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New Customers Save $30 off $100+* with code OCTNEW
New Customers Save $30* with code OCTNEW
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Mas de Daumas Gassac Estate Red 2002
Such characteristics, strong personality, complexity of aromas and extraordinary vinous qualities have contributed to the success and worldwide recognition of Daumas Gassac notwithstanding the absence of any appellation status.
The vinification is completely classical as carried out in the Médoc; long fermentations (three weeks), "élevage" in wooden casks, light fining with egg whites and no filtering of the Reds. Daumas Gassac is a "terroir" which saturates the red wine with the most wonderfully majestic tannins.
• soil so deep that the vine roots are forced to seek nourishment at great depth,
• soil so perfectly drained that it retains almost no humidity even after the most violent rainfall,
• soil so poor that the vine suffers to the very limits of endurance, thus creating unique aromas of exceptional originality.
At Daumas Gassac, every effort is made to protect the wild and natural beauty of the Gassac Valley and to preserve the "garrigue," the dominating feature of the landscape. The choice was made to create vineyards in small parcels or little clearings, engulfed by the extensive surrounding "garrigue". The wines at Daumas Gassac are, thus, enriched by the innumerable scents of Mediterranean shrubs packed tightly round the clearings. This practice which develops the individuality of the "terroir" is in complete contrast to modern viticultural techniques which tend towards vast areas of production with no other vegetation except for vines.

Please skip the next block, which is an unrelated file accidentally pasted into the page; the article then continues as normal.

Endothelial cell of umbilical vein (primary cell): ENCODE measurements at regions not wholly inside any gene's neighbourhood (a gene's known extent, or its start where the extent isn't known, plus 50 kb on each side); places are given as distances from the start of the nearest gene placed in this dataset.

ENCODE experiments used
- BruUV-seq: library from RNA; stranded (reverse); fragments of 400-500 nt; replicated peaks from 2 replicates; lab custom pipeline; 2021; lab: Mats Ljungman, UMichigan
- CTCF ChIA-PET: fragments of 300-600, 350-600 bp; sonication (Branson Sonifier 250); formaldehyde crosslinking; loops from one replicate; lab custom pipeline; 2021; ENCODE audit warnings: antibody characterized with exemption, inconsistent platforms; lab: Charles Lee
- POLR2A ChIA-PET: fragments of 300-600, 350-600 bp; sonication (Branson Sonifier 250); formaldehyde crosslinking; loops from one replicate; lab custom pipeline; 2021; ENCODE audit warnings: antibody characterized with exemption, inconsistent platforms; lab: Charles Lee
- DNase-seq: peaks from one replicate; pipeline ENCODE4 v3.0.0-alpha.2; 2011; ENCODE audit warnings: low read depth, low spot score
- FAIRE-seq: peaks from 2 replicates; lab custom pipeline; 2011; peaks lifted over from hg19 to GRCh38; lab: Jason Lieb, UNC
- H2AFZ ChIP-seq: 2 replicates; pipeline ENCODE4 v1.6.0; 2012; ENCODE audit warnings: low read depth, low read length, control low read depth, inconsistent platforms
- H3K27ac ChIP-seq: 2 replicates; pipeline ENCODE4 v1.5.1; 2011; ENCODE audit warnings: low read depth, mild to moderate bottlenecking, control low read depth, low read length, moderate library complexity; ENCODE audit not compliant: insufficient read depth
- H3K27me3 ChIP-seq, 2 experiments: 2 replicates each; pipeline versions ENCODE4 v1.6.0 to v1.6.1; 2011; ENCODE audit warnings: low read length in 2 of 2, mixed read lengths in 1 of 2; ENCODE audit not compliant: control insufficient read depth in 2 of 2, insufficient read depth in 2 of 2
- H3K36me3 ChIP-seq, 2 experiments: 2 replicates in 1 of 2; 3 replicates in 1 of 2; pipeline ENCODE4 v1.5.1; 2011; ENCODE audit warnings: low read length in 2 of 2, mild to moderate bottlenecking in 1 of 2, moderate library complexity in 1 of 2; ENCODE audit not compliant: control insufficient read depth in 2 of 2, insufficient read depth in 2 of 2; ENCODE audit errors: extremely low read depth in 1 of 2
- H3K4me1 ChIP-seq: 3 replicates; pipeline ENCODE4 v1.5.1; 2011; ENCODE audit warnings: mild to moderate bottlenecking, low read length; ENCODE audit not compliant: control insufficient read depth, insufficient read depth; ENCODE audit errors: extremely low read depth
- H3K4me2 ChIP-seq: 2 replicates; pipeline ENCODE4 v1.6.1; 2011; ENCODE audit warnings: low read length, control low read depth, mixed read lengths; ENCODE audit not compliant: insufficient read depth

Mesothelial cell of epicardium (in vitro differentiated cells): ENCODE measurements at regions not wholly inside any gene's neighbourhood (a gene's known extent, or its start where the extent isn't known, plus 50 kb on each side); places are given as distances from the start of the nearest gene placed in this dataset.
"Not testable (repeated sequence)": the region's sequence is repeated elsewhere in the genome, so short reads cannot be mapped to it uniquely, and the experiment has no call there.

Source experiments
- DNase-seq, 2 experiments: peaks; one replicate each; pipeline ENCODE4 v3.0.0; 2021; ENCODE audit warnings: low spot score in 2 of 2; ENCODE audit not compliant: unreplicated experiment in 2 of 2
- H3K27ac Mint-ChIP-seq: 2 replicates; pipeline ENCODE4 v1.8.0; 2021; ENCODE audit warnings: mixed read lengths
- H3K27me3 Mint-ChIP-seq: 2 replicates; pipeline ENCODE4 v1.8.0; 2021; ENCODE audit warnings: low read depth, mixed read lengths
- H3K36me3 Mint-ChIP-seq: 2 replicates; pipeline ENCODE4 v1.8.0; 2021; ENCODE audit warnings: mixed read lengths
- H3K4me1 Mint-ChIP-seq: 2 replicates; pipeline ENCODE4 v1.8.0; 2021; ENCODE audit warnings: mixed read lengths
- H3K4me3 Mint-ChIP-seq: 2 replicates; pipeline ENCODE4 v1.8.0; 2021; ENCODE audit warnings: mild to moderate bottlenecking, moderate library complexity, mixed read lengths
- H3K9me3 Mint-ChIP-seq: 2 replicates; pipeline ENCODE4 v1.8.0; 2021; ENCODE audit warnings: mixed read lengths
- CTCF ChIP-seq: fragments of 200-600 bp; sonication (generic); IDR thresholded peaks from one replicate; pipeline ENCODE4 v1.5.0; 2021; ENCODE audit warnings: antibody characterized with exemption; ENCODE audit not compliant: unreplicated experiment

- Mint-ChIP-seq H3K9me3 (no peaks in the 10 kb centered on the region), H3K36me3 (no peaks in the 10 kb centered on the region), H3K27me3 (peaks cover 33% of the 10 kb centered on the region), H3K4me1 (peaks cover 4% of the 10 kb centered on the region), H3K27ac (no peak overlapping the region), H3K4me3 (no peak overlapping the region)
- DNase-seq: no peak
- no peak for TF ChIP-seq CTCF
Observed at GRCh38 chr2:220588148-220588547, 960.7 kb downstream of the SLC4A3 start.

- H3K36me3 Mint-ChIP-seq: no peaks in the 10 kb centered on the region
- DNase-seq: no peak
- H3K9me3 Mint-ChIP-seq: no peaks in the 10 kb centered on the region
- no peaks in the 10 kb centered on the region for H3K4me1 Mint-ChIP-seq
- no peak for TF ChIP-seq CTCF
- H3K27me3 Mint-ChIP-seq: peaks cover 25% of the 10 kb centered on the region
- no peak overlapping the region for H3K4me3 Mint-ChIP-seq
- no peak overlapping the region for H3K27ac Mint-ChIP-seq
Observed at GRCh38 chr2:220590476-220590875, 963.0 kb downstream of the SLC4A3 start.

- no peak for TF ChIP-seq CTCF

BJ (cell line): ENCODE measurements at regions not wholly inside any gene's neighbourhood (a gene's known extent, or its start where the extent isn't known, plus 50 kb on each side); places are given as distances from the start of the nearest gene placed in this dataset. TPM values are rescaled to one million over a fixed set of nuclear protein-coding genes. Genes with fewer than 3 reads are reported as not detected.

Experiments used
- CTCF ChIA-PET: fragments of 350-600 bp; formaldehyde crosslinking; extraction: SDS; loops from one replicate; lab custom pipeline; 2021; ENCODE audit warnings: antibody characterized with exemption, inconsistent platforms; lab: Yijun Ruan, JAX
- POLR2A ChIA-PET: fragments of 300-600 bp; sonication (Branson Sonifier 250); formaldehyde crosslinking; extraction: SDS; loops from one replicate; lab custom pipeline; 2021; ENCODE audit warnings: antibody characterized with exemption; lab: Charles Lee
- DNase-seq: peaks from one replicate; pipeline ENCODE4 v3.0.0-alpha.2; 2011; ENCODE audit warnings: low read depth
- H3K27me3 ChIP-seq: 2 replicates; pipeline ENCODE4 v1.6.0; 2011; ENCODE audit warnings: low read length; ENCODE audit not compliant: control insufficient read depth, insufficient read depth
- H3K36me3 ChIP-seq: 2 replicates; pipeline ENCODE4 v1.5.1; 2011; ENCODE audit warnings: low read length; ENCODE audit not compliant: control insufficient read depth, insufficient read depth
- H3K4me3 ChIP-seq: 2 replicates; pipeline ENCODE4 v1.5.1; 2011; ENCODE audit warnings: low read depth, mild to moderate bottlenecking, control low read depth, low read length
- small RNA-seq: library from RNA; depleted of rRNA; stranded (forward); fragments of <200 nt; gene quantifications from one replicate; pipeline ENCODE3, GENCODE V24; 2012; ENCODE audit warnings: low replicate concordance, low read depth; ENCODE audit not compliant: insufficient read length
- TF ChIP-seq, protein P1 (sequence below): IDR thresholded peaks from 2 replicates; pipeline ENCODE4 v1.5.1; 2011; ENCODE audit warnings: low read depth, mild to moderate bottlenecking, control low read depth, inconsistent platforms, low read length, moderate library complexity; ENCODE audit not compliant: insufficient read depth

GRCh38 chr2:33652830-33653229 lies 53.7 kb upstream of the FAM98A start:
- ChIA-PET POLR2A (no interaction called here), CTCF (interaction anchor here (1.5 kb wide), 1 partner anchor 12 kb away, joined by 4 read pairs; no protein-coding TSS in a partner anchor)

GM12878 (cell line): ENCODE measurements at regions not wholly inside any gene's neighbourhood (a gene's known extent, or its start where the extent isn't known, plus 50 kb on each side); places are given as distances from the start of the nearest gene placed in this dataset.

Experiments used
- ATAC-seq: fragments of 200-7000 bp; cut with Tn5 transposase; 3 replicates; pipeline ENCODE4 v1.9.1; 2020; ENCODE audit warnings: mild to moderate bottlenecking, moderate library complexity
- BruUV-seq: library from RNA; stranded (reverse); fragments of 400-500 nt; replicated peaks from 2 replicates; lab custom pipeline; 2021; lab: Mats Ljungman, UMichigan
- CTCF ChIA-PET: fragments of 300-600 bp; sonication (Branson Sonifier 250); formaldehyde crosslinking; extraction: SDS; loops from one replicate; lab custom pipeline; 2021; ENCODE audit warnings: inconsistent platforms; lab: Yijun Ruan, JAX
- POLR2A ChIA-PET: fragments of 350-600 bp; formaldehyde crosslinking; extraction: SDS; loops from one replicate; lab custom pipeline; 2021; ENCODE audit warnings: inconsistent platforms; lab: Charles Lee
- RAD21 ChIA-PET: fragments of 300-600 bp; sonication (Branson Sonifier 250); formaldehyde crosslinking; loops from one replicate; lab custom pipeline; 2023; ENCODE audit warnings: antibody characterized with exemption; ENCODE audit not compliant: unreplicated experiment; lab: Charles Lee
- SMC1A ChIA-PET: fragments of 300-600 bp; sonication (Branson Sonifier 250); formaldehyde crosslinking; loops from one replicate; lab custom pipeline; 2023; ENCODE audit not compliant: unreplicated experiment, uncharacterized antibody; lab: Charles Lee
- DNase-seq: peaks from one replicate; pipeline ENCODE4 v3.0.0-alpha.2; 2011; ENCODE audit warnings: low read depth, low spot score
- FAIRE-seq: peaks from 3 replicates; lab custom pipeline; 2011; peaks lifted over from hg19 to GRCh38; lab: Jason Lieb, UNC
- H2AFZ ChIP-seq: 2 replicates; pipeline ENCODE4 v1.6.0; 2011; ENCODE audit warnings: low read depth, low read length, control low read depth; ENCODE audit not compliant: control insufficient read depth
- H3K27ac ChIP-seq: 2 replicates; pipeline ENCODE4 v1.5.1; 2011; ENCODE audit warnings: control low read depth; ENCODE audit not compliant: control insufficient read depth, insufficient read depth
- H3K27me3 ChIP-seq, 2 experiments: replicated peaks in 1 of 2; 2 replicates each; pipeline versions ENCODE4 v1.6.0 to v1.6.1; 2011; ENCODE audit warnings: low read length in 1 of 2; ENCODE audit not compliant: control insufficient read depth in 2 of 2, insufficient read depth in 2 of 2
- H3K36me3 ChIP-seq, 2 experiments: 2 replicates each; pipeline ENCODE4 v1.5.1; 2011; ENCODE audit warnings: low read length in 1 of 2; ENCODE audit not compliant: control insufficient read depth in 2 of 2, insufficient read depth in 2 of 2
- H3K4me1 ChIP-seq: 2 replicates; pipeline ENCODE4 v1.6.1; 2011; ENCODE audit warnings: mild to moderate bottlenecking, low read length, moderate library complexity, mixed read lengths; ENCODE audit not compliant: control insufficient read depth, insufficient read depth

All our plants come from very old non-cloned vines. With our 6,000 plants per hectare we have 6,000 original plants instead of one single clone. Low yields, but prodigious richness and ability to stimulate all the senses. The introduction of clones is responsible for a dramatic decline in individuality to the advantage of standardization and high yields.
An extensive appellation producing a diverse selection of good-quality and value-priced wines, Languedoc-Roussillon is one of the world’s largest wine-producing region, spanning the Mediterranean coast from the Spanish border to Rhône. Languedoc forms the eastern half of the larger appellation, while Roussillon is in the west; the two actually have quite distinct personalities but are typically grouped together. Languedoc’s terrain is generally flat coastal plains, with a warm Mediterranean climate and a frequent risk of drought. Roussillon, on the other hand, is defined by the rugged Pyrenees mountains and near-constant sunshine.
Virtually every style of wine is made in this expansive region. Dry wines are often blends, and varietal choice is strongly influenced by the neighboring Rhône Valley. For reds and rosés, the primary grapes include Grenache, Syrah, Carignan, Cinsault, and Mourvèdre. White varieties include Grenache Blanc, Muscat, Ugni Blanc, Vermentino, Maccabéo, Clairette, Piquepoul and Bourbelenc.
International varieties are also planted in large numbers here, in particular Chardonnay, Sauvignon Blanc, Merlot and Cabernet Sauvignon. In Roussillon, excellent sweet wines are made from Muscat and Grenache in Rivesaltes, Banyuls and Maury. The key region for sparkling wines here is Limoux, where Blanquette de Limoux is believed to have been the first sparkling wine made in France, even before Champagne. Crémant de Limoux is produced in a more modern style.
With hundreds of red grape varieties to choose from, winemakers have the freedom to create a virtually endless assortment of blended wines. In many European regions, strict laws are in place determining the set of varieties that may be used, but in the New World, experimentation is permitted and encouraged. Blending can be utilized to enhance balance or create complexity, lending different layers of flavors and aromas. For example, a variety that creates a fruity and full-bodied wine would do well combined with one that is naturally high in acidity and tannins. Sometimes small amounts of a particular variety are added to boost color or aromatics. Blending can take place before or after fermentation, with the latter, more popular option giving more control to the winemaker over the final qualities of the wine.